Killers of the Flower Moon by David Grann: This is such a great true crime book about the murder of Osage Nation members in the 1930s over access to their oil money. It reads super easily for those of you who are tentative about nonfiction, but that makes it no less powerful of a look at just one of several ways Native Americans have been mistreated by colonists throughout history.

Persepolis by Marjane Satrapi: This is an excellent graphic memoir about Satrapi’s experience growing up in Iran during the Iranian Revolution and later going abroad to Europe for school. Highly recommend.

Redefining Realness by Janet Mock: This was such a powerful memoir by trans activist Janet Mock about her experience growing up trans and eventually undergoing gender reassignment surgery. Such an important read as trans rights continue to be threatened.

The Best We Could Do by Thi Bui: This year wound up being a bit of the year of the graphic memoir! This one is about Bui’s family’s journey from Vietnam to the United States. It’s just so powerful and moving, and the illustrations are beautiful.

The Kiss Quotient by Helen Hoang: This story of an autistic woman who hires a male escort to help her learn about sex was such a fast, fun read that I thoroughly enjoyed!

What a Difference a Duke Makes by Lenora Bell: This book is another historical lord/governess romance with lots of fun banter that I couldn’t put down. Such a fun, adorable romance.

March by John Lewis, Andrew Aydin and Nate Powell: This graphic memoir trilogy is amazing! It chronicles Rep. John Lewis’ role in the Civil Rights Movement, framed by Obama’s election to office, and it includes so much history that everybody, especially Americans, need to know.

Slave to Sensation by Nalini Singh: Obviously you have to start at the beginning of this paranormal romance series with Slave to Sensation, but while I’ve enjoyed the entire Psy-Changeling series, my favorites so far have definitely been Caressed by Ice, Branded by Fire, and Play of Passion. I never would have thought I’d love these books so much, but they’re super addicting and I’ve been enjoying every minute of working my way through this series!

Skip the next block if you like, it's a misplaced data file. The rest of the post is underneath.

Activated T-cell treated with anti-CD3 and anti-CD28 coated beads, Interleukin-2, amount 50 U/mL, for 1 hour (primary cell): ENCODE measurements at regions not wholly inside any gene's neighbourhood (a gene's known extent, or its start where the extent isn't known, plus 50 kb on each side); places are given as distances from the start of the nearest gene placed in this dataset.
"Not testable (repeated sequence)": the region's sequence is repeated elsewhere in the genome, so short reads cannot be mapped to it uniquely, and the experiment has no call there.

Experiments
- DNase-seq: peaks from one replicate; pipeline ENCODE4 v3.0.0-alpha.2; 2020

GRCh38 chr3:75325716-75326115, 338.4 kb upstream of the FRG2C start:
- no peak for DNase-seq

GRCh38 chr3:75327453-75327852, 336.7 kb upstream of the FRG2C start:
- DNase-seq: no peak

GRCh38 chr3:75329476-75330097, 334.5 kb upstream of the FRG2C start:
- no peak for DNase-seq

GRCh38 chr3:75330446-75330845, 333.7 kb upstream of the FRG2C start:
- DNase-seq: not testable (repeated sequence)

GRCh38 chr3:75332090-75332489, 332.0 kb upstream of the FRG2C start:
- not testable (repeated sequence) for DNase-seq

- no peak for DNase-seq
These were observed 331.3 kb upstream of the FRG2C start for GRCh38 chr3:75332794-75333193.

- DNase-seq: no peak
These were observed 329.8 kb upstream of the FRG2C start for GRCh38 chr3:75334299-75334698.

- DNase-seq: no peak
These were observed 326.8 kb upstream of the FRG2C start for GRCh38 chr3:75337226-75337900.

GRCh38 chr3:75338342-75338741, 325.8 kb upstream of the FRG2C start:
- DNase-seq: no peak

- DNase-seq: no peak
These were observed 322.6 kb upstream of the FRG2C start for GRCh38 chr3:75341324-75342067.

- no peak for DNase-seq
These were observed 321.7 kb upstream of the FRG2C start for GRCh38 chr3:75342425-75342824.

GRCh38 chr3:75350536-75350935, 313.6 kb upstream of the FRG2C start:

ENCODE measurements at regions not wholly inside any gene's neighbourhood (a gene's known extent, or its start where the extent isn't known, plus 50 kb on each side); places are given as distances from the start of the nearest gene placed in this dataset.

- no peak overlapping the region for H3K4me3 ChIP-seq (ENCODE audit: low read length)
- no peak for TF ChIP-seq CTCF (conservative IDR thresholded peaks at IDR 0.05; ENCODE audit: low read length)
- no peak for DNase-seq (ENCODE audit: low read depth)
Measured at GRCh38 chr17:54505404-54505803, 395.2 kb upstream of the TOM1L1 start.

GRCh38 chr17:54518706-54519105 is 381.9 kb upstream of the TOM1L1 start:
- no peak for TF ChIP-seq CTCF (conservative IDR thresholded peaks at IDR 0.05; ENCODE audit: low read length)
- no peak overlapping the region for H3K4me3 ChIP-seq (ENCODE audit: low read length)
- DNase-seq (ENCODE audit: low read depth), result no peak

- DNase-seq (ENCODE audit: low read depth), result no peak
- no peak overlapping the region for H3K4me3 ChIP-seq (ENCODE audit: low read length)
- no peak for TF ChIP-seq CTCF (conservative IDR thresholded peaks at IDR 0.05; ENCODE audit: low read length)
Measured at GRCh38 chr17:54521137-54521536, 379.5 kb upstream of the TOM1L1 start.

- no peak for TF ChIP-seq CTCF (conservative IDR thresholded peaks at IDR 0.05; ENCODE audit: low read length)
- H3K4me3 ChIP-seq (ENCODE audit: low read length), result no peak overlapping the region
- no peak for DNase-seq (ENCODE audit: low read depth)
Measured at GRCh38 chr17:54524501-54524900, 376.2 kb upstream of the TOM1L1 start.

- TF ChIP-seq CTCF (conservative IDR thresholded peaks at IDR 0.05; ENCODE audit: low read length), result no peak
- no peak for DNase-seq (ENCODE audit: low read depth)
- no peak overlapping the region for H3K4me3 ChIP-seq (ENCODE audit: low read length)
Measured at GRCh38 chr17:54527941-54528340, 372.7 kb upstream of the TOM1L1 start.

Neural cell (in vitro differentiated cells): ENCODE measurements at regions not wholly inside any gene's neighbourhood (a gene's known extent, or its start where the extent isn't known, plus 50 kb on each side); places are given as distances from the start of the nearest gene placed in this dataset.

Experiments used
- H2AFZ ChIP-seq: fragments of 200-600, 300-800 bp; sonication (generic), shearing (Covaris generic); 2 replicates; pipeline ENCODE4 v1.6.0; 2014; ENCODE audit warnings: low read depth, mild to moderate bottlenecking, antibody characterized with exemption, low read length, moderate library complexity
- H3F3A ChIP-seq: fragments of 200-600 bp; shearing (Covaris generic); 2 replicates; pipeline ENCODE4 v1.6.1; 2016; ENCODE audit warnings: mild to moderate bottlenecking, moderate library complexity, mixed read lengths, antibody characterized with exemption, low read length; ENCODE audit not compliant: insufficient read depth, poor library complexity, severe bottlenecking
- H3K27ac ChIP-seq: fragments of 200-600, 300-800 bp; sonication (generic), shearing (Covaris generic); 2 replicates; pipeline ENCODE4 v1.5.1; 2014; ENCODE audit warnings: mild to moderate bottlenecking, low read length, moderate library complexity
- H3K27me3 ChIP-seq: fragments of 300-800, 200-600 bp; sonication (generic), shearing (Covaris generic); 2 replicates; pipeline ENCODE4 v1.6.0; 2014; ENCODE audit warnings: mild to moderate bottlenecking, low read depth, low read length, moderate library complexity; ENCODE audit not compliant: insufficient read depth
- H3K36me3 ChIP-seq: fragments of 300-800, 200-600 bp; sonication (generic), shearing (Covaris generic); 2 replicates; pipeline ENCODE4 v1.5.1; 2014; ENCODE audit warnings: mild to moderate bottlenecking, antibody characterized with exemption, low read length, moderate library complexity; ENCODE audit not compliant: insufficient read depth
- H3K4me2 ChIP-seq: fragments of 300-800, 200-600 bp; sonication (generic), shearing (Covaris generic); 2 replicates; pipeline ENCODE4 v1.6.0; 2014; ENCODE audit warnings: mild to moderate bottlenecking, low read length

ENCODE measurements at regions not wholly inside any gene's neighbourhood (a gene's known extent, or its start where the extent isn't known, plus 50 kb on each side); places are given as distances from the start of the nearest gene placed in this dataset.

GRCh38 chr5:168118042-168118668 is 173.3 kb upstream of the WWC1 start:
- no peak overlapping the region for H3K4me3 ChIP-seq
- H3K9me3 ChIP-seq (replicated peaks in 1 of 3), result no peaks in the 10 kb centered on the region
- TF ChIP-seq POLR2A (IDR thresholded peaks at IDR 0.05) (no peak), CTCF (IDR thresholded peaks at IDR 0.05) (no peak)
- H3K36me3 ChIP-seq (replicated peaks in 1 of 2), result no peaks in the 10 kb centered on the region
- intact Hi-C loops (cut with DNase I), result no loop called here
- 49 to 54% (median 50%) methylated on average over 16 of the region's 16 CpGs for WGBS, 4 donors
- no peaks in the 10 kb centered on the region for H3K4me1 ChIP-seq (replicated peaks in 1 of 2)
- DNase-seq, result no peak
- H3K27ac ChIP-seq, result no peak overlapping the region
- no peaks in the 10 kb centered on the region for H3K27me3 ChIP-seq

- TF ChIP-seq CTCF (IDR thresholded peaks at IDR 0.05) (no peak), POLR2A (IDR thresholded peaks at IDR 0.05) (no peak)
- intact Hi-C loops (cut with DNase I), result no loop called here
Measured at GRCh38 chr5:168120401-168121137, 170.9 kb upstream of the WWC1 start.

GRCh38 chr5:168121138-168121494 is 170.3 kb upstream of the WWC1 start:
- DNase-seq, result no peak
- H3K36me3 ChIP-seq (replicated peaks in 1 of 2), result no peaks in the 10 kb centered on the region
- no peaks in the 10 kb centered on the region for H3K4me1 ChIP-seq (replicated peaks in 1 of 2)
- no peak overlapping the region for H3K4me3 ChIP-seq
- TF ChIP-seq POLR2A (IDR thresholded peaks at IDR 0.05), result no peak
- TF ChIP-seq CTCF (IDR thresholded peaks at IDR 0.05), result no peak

Take the Lead by Alexis Daria: This is a dance-off reality show romance, and all I can say is that it was addicting and I absolutely loved it! I highly recommend the sequels, Dance with Me and Dance All Night, too. Daria has become one of my go-to authors after reading these!

In the Country We Love by Diane Guerrero: This was so much more than your typical celebrity memoir, telling Guerrero’s story of growing up in the U.S. as the child of illegal immigrants and the ramifications, including mental health ones, of coming home from school one day to find out her parents had been deported. I have to warn you that the writing isn’t the best, but the story is so important that that doesn’t matter.

All You Can Ever Know by Nicole Chung: Another incredibly powerful memoir, this time by an Asian woman who was adopted as a baby by white parents and grew up in a largely white community. It touches on so many important topics, including race, adoption, family, identity, and more. The hype is real for this one!


There you have it. My favorite books of 2018. I read so many amazing books this past year, and if 2019 is half as successful, I will be a very happy camper!

Have you read and loved any of these books? Have I persuaded you to pick any of them up? Let me know in the comments, and happy reading in 2019!

12 thoughts on “10 Favorite Books of 2018